Kolken & Kolken. Results-oriented immigration lawyers - specializing in Green Card, Deportation Cases and Temporary Visas.

Spouse of United States Citizen Released from Custody

Published: Apr 6, 2007 11:00 am By: Matthew L. Kolken Source: My Source

We just obtained the release of our client from the custody of USCIS.  Our client is a citizen of Pakistan and is the wife of a United States citizen that is employed as a network engineer in Chicago. Prior to her marriage our client had applied for political asylum in the U.S.  Her application was denied by the Immigration Court and subsequently appealed to the Board of Immigration Appeals.  The Board of Immigration Appeals denied our client’s appeal, and remanded the case back to the Immigration Court. 

Our client then went to Canada and applied for the Canadian version of asylum (Canadian Convention Refugee Status).  Canada allowed her into the country while her application was being adjudicated, but did not legally admit her. While in Canada she was scheduled for another Immigration Court Hearing in the U.S. pursuant to the instructions of the Board of Immigration Appeals. 

Unfortunately, our client was unable to attend it because if she left Canada her Canadian asylum application would have been withdrawn.  Because she failed to attend her Immigration Court Hearing in the United States she was Ordered Deported by the Immigration Judge.While in Canada she married her husband who filed a petition with U.S. Citizenship and Immigration Services to sponsor her for her Green Card.  The Petition was approved by USCIS.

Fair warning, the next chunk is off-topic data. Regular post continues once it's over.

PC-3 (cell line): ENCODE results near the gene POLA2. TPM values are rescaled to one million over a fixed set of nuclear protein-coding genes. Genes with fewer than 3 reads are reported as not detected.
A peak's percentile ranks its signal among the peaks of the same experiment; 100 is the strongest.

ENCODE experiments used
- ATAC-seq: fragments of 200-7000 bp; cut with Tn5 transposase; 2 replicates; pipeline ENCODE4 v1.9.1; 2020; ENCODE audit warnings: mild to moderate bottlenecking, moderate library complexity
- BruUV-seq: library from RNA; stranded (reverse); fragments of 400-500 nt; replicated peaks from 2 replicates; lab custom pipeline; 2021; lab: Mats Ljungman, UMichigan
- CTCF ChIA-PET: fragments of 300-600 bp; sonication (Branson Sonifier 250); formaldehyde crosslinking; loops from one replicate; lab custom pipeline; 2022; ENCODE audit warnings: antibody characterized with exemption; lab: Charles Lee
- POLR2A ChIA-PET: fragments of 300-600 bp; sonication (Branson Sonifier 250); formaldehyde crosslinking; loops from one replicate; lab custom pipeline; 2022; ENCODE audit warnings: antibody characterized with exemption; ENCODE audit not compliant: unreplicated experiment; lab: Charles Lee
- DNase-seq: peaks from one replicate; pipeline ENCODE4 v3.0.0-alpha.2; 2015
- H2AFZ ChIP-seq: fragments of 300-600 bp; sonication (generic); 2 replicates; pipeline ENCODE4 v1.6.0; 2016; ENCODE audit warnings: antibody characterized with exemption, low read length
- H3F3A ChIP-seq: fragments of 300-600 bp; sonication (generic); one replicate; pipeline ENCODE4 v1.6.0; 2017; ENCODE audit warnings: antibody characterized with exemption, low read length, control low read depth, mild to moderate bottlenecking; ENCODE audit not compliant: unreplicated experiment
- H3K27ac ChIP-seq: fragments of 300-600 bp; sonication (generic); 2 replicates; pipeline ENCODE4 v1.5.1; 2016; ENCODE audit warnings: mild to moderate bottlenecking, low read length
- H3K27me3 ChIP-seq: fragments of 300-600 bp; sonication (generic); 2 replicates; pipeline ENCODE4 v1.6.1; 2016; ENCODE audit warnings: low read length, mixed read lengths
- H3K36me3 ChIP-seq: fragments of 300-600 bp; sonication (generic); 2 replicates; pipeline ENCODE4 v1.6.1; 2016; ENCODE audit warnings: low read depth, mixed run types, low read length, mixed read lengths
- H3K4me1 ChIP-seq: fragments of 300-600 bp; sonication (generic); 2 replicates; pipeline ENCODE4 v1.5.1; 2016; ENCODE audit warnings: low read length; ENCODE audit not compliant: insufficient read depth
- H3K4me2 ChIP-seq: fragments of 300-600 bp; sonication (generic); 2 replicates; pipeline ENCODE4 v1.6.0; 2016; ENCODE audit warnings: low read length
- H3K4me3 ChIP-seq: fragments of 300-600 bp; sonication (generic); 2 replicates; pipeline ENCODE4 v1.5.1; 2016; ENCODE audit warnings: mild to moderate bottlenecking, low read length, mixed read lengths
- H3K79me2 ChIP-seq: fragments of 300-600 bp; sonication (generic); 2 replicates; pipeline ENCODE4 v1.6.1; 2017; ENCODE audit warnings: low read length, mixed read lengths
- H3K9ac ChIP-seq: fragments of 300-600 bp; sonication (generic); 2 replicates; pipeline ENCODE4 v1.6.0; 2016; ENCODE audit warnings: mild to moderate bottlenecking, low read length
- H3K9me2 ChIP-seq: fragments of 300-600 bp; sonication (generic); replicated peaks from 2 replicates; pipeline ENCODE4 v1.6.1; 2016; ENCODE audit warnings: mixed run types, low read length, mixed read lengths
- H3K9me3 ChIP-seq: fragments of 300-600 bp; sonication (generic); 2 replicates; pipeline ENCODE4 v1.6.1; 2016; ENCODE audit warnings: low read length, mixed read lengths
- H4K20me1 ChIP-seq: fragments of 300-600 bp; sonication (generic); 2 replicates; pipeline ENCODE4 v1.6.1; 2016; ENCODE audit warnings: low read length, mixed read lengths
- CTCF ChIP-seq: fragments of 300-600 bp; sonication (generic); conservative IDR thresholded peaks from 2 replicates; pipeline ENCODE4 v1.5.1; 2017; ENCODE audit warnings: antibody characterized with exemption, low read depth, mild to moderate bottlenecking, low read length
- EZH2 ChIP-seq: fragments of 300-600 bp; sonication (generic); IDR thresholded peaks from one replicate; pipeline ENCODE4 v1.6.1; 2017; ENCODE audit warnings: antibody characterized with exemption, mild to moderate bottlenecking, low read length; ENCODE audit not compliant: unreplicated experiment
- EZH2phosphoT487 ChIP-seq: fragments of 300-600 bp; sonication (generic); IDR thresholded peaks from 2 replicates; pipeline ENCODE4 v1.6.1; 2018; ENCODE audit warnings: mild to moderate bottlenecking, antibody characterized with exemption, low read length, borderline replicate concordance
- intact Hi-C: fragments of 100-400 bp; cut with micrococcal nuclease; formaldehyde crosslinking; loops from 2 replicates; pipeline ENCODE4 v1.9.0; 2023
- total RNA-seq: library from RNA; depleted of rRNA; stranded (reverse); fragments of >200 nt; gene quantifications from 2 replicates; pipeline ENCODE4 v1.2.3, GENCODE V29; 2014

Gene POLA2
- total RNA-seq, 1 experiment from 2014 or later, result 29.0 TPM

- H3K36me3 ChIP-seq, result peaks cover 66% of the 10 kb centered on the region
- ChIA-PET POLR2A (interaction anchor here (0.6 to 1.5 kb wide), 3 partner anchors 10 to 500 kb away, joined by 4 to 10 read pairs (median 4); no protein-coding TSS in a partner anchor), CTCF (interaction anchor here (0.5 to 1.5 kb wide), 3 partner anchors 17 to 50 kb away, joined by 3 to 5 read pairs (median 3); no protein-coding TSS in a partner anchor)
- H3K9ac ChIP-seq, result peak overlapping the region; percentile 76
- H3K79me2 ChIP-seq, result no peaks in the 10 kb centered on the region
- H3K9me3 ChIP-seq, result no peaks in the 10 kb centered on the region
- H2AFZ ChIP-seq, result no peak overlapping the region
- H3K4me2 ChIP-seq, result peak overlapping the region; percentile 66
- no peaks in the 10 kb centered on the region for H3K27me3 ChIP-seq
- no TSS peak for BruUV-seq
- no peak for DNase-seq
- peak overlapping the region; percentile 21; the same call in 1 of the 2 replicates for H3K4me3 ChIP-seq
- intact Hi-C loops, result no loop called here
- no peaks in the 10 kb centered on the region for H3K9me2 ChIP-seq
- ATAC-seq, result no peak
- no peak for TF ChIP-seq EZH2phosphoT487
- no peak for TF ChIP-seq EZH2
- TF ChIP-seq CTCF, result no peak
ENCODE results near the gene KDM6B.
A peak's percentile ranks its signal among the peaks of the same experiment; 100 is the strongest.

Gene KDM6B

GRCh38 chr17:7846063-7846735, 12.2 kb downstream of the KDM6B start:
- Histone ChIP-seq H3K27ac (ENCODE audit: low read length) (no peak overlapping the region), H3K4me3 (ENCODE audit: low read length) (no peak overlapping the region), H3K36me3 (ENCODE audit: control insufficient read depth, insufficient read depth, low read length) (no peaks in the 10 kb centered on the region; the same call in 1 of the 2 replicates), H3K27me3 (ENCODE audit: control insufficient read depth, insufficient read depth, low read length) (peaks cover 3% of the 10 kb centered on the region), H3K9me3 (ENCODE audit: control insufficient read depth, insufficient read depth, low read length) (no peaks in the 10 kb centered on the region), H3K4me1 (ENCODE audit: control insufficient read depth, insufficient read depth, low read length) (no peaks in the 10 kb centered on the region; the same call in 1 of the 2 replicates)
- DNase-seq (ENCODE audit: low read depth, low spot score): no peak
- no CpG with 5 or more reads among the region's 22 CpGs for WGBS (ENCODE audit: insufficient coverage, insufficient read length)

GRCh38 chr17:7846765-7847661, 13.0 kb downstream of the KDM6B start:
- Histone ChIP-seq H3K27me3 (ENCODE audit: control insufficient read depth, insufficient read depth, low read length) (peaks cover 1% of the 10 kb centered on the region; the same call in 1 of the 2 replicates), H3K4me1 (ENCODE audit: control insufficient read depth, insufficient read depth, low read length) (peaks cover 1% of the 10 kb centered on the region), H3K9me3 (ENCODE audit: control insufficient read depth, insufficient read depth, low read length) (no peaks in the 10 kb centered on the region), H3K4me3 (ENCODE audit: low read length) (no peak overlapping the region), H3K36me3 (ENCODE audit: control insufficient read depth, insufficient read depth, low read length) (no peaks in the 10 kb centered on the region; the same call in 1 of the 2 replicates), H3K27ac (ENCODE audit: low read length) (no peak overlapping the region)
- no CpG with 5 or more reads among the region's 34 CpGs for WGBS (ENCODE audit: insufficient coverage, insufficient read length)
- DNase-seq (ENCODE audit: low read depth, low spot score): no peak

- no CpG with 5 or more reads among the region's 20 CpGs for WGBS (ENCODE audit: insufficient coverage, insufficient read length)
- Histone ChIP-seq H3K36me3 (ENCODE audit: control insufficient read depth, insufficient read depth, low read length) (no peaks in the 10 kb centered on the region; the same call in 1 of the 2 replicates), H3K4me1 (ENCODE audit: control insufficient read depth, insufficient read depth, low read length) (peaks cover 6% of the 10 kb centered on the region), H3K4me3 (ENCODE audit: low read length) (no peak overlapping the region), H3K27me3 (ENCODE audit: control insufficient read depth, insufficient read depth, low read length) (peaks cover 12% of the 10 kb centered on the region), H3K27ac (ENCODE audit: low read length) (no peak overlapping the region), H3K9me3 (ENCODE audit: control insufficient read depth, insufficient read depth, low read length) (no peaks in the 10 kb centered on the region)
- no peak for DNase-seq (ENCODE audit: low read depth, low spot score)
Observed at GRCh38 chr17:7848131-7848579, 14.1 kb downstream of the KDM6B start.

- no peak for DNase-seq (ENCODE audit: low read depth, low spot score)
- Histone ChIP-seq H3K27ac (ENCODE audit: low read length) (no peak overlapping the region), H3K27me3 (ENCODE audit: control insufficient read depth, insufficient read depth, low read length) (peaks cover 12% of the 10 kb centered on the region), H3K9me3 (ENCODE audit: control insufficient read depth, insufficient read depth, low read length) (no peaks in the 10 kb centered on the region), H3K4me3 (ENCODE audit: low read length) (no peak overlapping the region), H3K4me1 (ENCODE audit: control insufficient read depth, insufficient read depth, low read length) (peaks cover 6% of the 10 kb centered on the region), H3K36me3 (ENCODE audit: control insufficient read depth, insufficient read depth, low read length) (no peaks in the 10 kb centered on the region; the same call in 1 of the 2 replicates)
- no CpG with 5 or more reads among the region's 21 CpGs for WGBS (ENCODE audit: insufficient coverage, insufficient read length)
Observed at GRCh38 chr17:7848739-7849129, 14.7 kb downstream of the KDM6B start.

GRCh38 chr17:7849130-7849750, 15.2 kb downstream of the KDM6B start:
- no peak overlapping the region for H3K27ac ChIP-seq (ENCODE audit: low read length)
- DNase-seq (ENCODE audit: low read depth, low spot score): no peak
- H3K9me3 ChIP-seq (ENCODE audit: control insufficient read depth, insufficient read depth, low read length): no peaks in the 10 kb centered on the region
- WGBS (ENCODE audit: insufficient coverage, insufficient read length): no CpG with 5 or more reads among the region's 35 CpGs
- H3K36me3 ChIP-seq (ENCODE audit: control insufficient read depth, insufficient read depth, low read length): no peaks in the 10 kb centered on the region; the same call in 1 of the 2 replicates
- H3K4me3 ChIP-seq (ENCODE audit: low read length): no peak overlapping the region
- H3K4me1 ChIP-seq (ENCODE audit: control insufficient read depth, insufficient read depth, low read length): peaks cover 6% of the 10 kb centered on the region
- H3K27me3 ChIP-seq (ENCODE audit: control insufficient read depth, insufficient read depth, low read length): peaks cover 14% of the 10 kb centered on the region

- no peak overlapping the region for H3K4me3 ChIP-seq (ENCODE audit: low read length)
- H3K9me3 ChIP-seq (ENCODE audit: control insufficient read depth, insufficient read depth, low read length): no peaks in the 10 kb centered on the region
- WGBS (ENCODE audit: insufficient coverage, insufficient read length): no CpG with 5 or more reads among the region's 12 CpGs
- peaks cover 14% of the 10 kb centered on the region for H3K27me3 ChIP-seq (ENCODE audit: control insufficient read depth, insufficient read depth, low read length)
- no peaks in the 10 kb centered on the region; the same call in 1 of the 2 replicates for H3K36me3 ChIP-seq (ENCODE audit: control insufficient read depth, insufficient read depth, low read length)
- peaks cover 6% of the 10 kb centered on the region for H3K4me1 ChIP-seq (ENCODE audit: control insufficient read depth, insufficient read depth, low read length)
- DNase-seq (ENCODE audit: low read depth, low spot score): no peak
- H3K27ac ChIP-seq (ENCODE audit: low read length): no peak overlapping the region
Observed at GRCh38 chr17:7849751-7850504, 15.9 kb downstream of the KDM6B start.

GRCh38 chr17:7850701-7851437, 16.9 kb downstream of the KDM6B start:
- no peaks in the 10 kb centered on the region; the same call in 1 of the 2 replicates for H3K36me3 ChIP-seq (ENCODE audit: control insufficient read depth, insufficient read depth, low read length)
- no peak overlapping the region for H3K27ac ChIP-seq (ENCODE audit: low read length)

Thereafter, our client applied for her Green Card visa at the U.S. Consulate General in Montreal.  With her application she filed a request that she be allowed to return to the United States as a Green Card holder despite the fact that she had already been ordered deported, and requested a waiver of the underlying ground of inadmissibility stemming from the fact that she had been in the United States longer than authorized. After full disclosure of her immigration history, USCIS gave her permission to return and granted her waiver on January 23, 2007.  

In March, 2007, the U.S. Consulate General in Montreal issued our Client’s Green Card visa to the Respondent, and on April 3, 2007, she presented herself at the Buffalo POE of U.S. Customs and Border Protection and provided them with the Green Card packet.  USCBP then took the position they would not admit her as a Green Card holder because our client never legally left the United States because she was never admitted to Canada, notwithstanding that fact that she lived there for a period of approximately four years.

 Because the Department took this position they refused to admit our client as a Green Card holder, and took her into custody so that they could deport her pursuant to the provisions of the Safe Third Country Agreement that the United States has with Canada which requires the U.S. to take people back that go to Canada from the United States and who have not been legally “admitted” into Canada.

We were retained after our client was taken into custody and we immediately entered into negotiations with the Buffalo, New York Deputy Chief Counsel who arranged for the release of our client, and who is joining in our motion to reopen our client’s Immigration Court case so that she can apply for her Green Card in the United States, and not be forced to leave the country while she is applying for it. Robert D. Kolken handled the case for our firm.

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